A black hole swallowing a neutron star has likely been detected for the first time, according to scientists.
The Australian National University (ANU), which participated in the research, explains that the “cataclysmic event” was detected on Aug. 14, 2019, by gravitational-wave discovery machines in the U.S. and Italy. The machines detected ripples in space and time from an event that happened about 8,550 million trillion kilometers away from Earth, ANU said in a statement.
“Neutron stars and black holes are the super-dense remains of dead stars,” it explained, noting that scientists are still studying the data to work out the size of the two objects.
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“About 900 million years ago, this black hole ate a very dense star, known as a neutron star, like Pac-man — possibly snuffing out the star instantly,” said Professor Susan Scott, leader of the General Relativity Theory and Data Analysis Group at ANU and a chief investigator with the Australian Research Council’s Centre of Excellence for Gravitational Wave Discovery (OzGrav), in the statement.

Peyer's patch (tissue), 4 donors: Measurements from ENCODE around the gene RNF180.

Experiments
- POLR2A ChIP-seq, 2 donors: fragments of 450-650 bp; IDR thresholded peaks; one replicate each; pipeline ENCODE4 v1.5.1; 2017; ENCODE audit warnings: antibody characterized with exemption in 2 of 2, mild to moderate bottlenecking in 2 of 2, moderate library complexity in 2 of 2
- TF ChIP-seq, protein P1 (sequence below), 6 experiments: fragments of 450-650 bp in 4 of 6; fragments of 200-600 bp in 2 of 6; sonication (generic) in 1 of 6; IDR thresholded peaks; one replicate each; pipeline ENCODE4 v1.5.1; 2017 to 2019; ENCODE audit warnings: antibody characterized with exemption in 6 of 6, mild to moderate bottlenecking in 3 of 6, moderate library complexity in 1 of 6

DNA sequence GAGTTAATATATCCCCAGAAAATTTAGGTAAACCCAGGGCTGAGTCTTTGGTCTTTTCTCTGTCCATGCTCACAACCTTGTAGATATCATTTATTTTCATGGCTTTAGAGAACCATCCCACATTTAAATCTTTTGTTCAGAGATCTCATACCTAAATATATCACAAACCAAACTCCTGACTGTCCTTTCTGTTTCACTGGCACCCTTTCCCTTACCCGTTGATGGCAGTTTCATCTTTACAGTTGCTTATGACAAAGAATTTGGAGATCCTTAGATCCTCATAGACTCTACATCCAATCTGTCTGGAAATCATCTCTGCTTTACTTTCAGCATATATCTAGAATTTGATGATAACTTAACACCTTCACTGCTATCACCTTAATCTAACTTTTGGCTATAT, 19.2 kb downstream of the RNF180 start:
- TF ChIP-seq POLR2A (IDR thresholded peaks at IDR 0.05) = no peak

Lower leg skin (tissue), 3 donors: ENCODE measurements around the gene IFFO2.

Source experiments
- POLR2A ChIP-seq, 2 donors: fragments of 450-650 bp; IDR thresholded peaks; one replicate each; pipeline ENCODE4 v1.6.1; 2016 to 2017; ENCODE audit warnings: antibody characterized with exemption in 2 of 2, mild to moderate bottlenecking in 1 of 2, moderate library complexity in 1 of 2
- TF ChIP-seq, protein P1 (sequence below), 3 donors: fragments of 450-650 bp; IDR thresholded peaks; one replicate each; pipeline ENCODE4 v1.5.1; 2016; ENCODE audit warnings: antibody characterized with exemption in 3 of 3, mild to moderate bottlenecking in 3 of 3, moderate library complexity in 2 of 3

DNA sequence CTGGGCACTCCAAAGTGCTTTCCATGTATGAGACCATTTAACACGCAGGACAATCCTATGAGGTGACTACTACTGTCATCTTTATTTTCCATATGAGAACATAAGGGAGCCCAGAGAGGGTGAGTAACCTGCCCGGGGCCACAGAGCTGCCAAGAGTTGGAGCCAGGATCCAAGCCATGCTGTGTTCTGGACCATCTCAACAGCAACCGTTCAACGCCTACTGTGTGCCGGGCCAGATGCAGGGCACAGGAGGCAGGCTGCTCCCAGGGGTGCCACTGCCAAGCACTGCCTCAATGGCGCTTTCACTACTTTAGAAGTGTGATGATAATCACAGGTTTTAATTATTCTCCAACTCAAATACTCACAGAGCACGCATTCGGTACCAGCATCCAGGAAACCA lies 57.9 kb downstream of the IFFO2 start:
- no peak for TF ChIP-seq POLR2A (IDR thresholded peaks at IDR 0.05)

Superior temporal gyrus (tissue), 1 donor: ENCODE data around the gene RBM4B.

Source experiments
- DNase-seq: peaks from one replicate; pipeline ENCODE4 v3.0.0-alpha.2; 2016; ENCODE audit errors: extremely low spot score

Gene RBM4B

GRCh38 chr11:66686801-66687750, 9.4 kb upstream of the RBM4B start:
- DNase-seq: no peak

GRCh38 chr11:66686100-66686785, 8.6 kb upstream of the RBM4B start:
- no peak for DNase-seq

Initial findings suggest “a very strong likelihood” of a black hole devouring a neutron star, according to ANU. “Scientists have never detected a black hole smaller than five solar masses or a neutron star larger than about 2.5 times the mass of our Sun,” said Scott. “Based on this experience, we’re very confident that we’ve just detected a black hole gobbling up a neutron star.”
However, Scott also acknowledged the slight possibility that the swallowed object was “a very light black hole.”
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The Advanced Laser Interferometer Gravitational-wave Observatory (LIGO), which is operated by Caltech and MIT, detected the event, as did its Virgo sister facility near Pisa, Italy.
LIGO uses identical detector sites in Washington State and Louisiana to operate as a single “observatory.” Virgo is located at the site of the European Gravitational Observatory (EGO).
In a separate project, scientists released the first-ever image of a black hole earlier this year, revealing the distant object in stunning detail.
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The groundbreaking discovery was made by the Event Horizon Telescope, an international project involving telescopes across the globe that describes itself as a “virtual Earth-sized telescope.” Telescopes in Hawaii, Arizona, Chile, Mexico, Spain and the South Pole participated in the ambitious research project.
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The black hole was spotted in galaxy Messier 87 (M87), 55 million light-years away. A light-year, which measures distance in space, equals 6 trillion miles.
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